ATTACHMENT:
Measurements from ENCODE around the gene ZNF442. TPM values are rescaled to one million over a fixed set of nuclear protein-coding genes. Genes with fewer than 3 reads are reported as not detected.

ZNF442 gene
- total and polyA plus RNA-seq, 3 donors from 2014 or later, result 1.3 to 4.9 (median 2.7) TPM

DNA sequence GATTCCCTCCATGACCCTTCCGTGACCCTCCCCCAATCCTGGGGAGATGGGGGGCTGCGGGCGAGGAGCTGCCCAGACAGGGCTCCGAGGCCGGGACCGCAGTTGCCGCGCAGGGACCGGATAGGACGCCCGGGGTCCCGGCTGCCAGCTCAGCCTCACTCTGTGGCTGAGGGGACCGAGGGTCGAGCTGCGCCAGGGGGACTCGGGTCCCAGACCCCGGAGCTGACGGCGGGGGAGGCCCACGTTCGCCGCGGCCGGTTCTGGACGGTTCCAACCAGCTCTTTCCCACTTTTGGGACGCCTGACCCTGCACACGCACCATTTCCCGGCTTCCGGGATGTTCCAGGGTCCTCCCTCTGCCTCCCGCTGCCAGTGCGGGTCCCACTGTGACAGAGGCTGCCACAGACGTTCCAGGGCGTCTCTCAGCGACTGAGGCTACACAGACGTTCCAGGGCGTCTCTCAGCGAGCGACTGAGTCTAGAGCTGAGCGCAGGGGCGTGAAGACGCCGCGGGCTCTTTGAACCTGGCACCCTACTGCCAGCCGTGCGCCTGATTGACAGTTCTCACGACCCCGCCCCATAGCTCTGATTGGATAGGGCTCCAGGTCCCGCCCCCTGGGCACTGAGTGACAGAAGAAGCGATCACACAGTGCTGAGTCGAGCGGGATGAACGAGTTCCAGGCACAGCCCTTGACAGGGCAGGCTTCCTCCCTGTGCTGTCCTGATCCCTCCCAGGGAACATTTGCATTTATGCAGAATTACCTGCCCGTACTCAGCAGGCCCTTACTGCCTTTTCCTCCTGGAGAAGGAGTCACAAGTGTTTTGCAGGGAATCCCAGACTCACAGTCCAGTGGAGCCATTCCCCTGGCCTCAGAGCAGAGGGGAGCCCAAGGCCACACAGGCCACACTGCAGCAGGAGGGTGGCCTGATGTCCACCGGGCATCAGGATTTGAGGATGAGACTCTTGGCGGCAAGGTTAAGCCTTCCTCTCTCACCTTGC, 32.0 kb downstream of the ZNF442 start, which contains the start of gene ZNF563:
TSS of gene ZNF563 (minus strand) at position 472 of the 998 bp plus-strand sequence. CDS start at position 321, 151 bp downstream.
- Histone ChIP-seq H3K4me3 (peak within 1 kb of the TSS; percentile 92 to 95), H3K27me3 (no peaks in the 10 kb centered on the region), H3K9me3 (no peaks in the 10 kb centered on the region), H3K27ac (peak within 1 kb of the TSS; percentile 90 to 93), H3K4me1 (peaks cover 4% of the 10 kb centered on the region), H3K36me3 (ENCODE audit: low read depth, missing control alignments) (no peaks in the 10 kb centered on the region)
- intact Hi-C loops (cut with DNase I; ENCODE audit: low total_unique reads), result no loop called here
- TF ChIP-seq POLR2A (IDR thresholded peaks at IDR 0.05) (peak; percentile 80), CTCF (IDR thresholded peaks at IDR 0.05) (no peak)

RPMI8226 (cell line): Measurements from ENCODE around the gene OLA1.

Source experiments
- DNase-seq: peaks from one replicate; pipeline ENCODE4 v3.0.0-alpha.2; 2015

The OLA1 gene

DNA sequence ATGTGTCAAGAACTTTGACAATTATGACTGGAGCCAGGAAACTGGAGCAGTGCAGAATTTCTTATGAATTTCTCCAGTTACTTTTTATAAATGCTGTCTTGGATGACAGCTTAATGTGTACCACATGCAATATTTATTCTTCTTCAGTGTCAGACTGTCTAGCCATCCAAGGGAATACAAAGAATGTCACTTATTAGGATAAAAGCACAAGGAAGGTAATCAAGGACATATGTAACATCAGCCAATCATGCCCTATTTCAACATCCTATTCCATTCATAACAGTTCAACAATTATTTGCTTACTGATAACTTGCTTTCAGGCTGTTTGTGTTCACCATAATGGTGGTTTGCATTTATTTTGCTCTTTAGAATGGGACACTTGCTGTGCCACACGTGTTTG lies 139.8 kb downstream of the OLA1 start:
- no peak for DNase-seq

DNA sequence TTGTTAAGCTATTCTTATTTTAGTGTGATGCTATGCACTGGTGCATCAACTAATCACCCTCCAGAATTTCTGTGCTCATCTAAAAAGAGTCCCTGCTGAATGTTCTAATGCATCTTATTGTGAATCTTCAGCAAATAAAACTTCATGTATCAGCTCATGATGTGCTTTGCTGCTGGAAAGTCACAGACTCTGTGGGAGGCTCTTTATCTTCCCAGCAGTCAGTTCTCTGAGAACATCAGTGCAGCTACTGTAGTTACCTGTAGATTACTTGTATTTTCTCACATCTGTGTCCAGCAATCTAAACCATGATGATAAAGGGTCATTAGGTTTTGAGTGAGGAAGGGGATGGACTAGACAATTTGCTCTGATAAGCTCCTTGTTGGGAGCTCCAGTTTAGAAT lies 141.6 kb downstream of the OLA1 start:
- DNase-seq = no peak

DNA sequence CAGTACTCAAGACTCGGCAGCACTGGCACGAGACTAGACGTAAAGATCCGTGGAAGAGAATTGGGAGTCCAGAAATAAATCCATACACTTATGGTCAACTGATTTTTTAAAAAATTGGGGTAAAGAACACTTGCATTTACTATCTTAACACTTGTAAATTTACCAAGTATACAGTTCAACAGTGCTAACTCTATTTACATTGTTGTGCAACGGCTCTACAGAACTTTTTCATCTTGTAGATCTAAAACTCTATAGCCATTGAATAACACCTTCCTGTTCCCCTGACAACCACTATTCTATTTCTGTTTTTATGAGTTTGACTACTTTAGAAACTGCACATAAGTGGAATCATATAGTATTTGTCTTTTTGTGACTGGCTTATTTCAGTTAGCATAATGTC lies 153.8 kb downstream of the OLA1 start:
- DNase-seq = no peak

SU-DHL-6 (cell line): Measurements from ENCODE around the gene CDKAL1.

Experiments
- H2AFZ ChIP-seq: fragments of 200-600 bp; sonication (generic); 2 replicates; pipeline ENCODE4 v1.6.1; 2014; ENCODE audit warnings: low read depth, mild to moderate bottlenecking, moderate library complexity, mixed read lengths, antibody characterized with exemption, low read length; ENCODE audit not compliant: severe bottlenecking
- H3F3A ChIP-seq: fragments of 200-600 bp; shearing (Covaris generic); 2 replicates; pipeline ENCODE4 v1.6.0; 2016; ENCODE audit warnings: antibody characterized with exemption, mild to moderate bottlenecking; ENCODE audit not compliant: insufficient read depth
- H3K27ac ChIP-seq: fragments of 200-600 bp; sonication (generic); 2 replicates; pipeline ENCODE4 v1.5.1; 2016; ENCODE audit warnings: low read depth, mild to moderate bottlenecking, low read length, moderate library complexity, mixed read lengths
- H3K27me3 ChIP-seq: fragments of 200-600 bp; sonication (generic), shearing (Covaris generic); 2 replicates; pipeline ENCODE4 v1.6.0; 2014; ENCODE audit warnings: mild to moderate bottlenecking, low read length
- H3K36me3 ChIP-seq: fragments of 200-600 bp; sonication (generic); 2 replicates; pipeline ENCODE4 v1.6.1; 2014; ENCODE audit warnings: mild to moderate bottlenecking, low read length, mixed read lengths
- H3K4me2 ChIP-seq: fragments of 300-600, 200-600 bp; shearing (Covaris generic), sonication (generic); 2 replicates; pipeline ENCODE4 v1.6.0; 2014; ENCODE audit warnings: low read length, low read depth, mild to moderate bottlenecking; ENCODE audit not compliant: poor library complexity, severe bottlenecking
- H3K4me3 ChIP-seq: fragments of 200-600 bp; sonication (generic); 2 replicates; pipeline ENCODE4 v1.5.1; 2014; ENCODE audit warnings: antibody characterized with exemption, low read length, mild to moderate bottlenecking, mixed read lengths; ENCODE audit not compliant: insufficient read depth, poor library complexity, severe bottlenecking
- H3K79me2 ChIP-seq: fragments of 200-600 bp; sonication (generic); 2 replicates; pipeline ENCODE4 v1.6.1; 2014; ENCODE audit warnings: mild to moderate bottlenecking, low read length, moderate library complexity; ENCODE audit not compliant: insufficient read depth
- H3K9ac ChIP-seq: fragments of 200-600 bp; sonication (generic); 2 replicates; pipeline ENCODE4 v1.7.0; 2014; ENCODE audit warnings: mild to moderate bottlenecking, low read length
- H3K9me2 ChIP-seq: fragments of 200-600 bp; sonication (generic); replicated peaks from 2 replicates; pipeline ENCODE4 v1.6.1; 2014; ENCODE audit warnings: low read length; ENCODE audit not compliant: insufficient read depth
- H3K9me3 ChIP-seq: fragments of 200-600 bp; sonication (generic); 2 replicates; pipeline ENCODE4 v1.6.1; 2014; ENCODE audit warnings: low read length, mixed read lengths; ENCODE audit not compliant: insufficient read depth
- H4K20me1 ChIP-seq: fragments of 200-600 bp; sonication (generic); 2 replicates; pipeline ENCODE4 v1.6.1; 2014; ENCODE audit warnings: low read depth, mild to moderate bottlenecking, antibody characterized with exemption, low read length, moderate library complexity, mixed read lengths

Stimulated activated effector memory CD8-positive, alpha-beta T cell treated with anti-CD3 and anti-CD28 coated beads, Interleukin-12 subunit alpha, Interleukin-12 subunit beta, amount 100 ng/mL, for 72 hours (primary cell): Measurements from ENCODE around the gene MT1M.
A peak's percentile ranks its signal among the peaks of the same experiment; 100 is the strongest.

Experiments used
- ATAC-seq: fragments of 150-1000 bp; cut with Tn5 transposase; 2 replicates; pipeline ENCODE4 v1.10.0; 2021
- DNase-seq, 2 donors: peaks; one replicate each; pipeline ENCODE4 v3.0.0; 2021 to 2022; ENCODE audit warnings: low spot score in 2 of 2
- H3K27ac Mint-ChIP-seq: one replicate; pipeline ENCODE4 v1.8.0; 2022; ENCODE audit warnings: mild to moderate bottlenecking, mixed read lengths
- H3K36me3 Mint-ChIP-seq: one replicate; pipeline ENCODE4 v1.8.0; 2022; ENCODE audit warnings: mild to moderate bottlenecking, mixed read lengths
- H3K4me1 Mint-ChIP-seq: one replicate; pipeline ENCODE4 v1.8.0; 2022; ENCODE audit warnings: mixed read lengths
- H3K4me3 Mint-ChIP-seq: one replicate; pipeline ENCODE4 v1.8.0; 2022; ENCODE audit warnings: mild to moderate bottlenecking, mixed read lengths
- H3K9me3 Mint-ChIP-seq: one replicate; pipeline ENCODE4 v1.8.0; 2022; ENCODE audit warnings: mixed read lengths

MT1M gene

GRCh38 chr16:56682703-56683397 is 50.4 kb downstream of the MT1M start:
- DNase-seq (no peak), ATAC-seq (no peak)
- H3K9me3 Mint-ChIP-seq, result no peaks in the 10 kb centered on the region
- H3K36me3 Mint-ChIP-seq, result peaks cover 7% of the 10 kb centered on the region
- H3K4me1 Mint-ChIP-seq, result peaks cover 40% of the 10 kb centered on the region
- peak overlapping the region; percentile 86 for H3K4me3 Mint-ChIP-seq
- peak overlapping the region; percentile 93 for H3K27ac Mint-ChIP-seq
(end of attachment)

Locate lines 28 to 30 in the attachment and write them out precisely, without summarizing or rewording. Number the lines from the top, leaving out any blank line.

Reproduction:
- H3K79me2 ChIP-seq: fragments of 200-600 bp; sonication (generic); 2 replicates; pipeline ENCODE4 v1.6.1; 2014; ENCODE audit warnings: mild to moderate bottlenecking, low read length, moderate library complexity; ENCODE audit not compliant: insufficient read depth
- H3K9ac ChIP-seq: fragments of 200-600 bp; sonication (generic); 2 replicates; pipeline ENCODE4 v1.7.0; 2014; ENCODE audit warnings: mild to moderate bottlenecking, low read length
- H3K9me2 ChIP-seq: fragments of 200-600 bp; sonication (generic); replicated peaks from 2 replicates; pipeline ENCODE4 v1.6.1; 2014; ENCODE audit warnings: low read length; ENCODE audit not compliant: insufficient read depth